Dad’s father Henry was the great-grandson of Lenah Valley pioneer Richard Hickman who arrived in Van Diemens Land in 1842 with his wife Phyllis and 8 children. His eldest son Henry, known as Leonard, named the first of his sons William Henry. William’s son – Dad’s father – was Henry Lloyd – and Dad was of course Maxwell Lloyd.
At the time of his marriage to May Jackson on April 25th, 1907 (not a significant date at that time) Henry was described as an orchardist. When he volunteered for service in ‘the European War’ in March 1915, he was described as a labourer aged 33. This photo of Dad and his two sisters was taken at that time – Dad was just 4, his older sister May was 6 and Ivy – often referred to in his letters as ‘Youngster’ – was 2.
Henry was given the regimental number 1106 and attached to D Company 26th Battalion as a driver ‘to join MEF Gallipoli Peninsula’. His time in the army was brief : his record shows he embarked Alexandria for Gallipoli on September 4 1915, but was transferred from a Casualty Clearing Station to Mudros (Greece) on October 3 suffering ‘cystitis and neuralgia’. From there he was admitted to hospitals on Malta and in Egypt, where he apparently continued to suffer these complaints as well as contracting rheumatism. He was returned to Australia, departing Suez on May 23, 2016, and was discharged on medical grounds on August 10th. Dad told us he (Henry) had helped to build the Zinc Works.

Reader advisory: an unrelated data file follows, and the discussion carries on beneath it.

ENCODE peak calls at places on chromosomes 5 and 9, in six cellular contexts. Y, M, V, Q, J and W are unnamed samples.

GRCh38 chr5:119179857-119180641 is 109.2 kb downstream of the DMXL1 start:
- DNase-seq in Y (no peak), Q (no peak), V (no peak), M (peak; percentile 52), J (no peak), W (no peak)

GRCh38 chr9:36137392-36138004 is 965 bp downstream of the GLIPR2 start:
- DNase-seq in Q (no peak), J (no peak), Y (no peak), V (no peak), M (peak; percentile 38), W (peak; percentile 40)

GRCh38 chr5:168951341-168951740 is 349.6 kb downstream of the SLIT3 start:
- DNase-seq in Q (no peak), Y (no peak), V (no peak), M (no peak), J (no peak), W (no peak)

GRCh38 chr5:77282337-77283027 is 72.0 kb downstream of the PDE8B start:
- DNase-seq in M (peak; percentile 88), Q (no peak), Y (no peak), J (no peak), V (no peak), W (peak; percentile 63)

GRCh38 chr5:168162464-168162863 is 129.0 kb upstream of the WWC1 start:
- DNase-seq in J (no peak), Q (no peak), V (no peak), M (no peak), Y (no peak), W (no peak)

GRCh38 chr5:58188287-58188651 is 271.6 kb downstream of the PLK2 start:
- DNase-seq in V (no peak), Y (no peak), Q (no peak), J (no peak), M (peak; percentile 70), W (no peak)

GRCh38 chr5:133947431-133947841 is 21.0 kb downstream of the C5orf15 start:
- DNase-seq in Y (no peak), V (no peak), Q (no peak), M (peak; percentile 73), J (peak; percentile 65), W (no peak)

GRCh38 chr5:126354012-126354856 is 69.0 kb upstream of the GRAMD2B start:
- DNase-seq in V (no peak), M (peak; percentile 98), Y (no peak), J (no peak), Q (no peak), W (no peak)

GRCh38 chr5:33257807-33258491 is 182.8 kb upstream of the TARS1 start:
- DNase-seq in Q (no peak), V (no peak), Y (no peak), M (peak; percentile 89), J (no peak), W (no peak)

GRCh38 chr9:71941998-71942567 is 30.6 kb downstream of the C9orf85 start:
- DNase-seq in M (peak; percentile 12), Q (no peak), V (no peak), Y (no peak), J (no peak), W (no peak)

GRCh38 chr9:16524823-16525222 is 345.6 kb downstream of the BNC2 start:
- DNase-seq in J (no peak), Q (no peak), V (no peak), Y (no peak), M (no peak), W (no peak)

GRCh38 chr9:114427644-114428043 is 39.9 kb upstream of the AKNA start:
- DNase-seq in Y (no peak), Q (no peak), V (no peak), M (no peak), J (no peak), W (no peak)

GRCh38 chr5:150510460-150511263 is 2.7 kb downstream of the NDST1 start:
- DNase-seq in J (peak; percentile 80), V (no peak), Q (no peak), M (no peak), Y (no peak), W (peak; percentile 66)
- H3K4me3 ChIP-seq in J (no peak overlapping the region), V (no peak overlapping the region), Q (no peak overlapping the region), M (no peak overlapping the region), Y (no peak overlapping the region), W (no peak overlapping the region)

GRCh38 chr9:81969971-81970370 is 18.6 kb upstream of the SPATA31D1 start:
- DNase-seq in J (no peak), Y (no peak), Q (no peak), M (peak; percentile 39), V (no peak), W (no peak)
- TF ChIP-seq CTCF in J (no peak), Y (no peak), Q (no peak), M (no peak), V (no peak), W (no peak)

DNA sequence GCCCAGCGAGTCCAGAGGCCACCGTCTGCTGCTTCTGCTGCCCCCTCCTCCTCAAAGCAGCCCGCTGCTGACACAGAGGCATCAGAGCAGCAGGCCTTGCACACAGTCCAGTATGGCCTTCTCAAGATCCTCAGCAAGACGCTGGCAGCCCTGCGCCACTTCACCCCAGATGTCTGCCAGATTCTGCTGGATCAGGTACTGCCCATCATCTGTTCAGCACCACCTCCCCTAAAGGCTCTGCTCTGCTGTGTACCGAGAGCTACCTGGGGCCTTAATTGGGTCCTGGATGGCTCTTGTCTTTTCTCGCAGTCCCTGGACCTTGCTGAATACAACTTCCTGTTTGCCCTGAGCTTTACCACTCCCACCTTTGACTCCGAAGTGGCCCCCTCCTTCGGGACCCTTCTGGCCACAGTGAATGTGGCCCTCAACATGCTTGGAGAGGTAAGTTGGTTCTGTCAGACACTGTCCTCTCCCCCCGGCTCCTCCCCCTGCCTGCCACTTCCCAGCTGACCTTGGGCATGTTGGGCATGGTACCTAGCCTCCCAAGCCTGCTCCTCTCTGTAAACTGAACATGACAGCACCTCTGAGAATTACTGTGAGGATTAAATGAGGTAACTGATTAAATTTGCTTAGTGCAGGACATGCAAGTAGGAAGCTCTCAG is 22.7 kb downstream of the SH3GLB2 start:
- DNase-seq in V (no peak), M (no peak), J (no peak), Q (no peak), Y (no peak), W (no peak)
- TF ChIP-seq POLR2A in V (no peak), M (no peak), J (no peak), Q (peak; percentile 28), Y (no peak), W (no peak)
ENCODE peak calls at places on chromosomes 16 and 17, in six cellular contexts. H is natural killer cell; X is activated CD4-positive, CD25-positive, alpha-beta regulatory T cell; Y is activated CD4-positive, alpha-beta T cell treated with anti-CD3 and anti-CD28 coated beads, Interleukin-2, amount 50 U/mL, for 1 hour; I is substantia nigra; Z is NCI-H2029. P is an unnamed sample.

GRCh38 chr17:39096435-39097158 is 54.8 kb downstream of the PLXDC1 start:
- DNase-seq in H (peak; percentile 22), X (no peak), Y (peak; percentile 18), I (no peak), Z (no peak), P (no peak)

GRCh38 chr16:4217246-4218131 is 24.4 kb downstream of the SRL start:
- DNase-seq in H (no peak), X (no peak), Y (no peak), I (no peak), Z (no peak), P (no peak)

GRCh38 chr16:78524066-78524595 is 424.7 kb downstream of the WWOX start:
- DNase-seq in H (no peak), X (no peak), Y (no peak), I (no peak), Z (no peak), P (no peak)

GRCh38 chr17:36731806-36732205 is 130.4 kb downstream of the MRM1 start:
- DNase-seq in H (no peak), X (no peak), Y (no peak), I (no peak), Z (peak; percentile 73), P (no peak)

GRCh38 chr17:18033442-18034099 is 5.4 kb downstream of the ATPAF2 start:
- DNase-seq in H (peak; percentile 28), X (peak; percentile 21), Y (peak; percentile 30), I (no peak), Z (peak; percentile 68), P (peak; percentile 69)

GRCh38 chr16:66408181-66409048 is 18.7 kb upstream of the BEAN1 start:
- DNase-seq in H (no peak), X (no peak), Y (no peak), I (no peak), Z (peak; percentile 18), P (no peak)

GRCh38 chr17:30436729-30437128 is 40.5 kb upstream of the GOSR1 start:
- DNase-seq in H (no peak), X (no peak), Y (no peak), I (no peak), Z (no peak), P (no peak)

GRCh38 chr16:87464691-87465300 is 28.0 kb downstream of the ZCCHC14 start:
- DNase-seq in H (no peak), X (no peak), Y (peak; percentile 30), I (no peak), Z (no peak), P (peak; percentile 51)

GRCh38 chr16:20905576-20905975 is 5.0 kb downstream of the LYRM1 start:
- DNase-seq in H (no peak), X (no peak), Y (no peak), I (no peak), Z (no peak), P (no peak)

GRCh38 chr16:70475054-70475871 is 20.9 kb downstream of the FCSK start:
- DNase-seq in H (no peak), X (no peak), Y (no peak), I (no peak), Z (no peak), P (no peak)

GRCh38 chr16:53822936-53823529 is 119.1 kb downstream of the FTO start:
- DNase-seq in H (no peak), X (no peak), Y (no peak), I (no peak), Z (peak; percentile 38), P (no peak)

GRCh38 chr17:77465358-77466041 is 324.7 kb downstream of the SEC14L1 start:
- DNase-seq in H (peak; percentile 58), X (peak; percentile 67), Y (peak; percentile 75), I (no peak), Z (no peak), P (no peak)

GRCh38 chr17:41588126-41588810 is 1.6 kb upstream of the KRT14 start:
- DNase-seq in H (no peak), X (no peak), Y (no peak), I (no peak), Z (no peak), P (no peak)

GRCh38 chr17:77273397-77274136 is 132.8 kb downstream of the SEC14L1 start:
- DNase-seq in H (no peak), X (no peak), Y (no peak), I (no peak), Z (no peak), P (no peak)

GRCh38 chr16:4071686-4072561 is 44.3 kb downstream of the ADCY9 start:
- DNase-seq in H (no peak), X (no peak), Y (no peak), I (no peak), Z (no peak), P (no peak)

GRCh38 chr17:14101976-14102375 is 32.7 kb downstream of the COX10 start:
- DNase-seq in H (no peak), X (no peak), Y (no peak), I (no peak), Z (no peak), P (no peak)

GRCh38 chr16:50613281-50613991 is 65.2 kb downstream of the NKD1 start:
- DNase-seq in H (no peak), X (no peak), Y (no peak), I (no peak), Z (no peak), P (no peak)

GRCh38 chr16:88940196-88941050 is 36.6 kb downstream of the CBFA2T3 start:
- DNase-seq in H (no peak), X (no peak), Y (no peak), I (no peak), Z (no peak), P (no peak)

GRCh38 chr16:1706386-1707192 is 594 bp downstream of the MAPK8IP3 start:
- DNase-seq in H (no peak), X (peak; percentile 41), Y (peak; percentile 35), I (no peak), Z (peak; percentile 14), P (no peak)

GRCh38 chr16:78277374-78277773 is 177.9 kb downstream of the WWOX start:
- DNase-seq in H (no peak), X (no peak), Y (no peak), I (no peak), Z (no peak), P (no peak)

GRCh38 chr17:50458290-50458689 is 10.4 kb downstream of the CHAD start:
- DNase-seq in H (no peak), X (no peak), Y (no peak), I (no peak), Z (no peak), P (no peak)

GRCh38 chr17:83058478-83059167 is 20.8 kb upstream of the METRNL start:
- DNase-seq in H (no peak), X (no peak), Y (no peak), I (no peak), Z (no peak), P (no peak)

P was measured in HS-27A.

The photo below was taken by Max in about 1925. The location is 51 Giblin St, which was their home at the time. By the time he enlisted in 1940 they were living in Pottery Road. (That house was destroyed in the 1967 bushfires, by which time they had moved to Courtney St.) Older sister May is in the striped coat with Ivy being held by her father. The family dogs were referred to in Dad’s letters as ‘the troops’ or ‘the boys’.
The photo below was probably taken around the time Dad enlisted (1940).